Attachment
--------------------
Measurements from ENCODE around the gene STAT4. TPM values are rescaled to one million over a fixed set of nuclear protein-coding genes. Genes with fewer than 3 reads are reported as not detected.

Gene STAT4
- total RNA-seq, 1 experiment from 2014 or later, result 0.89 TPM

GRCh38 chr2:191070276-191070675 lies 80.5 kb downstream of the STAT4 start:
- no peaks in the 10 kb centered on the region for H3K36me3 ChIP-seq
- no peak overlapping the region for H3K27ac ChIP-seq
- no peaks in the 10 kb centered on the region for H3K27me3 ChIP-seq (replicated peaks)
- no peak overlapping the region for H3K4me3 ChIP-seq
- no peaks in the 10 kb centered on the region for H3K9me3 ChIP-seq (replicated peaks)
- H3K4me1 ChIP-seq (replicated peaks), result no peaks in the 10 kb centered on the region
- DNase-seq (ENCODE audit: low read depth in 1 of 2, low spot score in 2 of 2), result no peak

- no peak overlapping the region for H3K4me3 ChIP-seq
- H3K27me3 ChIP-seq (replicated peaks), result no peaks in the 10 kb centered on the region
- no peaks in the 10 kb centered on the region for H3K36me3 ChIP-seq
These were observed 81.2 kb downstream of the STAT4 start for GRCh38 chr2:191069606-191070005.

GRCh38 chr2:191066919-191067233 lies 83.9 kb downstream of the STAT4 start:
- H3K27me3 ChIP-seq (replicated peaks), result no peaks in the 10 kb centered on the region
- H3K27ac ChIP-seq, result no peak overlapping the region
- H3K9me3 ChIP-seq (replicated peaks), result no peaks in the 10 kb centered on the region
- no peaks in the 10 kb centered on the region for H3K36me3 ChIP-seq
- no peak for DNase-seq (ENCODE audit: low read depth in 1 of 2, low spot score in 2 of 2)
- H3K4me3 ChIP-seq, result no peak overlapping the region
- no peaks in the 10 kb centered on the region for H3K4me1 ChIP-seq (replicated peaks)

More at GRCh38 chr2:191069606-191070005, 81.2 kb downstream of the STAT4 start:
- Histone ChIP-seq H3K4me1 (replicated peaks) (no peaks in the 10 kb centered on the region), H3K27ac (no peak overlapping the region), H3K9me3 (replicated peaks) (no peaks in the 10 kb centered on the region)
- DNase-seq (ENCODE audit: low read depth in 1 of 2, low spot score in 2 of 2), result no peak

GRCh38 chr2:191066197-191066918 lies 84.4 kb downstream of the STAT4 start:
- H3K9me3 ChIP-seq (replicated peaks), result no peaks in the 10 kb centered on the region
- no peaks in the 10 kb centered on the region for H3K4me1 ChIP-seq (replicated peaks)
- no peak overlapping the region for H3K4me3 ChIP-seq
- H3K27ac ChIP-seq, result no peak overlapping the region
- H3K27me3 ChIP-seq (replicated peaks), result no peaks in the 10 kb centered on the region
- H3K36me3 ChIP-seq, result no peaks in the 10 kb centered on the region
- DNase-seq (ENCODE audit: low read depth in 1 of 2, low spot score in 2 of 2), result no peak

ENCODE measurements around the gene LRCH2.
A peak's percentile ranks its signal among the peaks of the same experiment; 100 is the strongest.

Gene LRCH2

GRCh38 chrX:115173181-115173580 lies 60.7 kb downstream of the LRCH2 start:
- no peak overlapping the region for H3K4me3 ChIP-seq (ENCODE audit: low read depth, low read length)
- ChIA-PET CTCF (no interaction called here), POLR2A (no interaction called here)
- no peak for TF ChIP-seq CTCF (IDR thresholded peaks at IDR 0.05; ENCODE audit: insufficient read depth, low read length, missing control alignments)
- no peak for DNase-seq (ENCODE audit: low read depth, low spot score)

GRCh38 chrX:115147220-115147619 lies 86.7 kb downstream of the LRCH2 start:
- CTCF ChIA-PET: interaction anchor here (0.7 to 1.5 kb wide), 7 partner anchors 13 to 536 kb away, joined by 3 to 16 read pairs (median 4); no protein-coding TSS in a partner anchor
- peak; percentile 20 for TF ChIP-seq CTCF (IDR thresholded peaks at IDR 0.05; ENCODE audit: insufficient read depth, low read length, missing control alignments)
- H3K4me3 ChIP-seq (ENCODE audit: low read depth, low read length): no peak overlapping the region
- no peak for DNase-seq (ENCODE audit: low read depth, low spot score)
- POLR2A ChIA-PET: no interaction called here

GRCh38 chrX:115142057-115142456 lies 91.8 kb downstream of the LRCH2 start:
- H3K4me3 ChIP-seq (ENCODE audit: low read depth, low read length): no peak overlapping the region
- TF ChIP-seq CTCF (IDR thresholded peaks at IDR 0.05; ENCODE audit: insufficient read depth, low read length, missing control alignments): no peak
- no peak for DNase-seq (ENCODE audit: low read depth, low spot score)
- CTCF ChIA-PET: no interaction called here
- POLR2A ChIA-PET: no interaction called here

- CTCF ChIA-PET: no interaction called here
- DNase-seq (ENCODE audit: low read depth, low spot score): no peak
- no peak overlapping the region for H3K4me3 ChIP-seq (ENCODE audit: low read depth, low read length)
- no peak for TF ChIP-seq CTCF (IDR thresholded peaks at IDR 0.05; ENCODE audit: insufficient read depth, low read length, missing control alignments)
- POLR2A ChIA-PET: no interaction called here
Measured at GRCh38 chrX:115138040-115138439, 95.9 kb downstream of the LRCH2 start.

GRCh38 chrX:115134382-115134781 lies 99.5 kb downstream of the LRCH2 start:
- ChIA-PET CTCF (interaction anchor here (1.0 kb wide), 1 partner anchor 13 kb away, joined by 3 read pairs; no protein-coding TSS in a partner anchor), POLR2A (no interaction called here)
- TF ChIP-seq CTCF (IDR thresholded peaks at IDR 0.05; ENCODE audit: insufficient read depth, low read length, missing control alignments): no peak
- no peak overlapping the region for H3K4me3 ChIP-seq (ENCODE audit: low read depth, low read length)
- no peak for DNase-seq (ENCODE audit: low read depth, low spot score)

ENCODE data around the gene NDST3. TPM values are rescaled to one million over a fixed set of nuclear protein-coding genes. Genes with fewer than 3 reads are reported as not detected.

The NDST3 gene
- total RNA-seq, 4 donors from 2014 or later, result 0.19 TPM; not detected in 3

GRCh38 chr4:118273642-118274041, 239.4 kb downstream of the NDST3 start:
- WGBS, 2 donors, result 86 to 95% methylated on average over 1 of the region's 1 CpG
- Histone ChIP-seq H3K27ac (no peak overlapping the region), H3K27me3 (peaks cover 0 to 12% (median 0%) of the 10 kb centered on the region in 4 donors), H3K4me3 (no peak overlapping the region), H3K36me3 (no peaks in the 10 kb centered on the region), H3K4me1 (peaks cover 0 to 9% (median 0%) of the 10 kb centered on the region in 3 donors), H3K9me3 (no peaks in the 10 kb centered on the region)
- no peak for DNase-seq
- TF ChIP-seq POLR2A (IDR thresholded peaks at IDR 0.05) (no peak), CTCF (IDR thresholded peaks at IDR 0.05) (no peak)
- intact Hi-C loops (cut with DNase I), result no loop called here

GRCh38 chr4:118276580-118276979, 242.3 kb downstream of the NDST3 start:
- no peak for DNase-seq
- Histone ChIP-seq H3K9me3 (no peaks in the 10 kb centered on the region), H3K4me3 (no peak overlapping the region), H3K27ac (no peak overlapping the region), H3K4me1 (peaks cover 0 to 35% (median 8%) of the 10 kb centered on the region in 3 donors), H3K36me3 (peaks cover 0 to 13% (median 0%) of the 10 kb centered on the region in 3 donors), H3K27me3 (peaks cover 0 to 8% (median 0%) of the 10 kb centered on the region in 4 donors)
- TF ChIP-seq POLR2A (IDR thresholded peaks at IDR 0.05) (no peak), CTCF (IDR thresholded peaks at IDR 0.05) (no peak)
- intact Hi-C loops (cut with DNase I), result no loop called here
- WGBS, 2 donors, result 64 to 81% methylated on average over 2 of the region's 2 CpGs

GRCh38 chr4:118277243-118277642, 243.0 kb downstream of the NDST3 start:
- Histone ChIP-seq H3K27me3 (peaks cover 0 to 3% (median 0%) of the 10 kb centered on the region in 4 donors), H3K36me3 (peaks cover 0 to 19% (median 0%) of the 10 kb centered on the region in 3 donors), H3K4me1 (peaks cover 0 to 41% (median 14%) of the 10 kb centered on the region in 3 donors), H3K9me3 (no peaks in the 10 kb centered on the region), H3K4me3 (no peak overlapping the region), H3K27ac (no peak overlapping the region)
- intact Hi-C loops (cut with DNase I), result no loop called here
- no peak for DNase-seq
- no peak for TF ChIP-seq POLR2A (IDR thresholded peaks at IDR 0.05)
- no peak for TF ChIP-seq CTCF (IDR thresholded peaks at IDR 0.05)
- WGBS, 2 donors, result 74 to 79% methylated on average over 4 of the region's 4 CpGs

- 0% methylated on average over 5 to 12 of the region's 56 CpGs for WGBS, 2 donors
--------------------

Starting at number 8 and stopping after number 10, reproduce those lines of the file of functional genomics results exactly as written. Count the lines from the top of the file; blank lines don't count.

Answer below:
- no peak overlapping the region for H3K4me3 ChIP-seq
- no peaks in the 10 kb centered on the region for H3K9me3 ChIP-seq (replicated peaks)
- H3K4me1 ChIP-seq (replicated peaks), result no peaks in the 10 kb centered on the region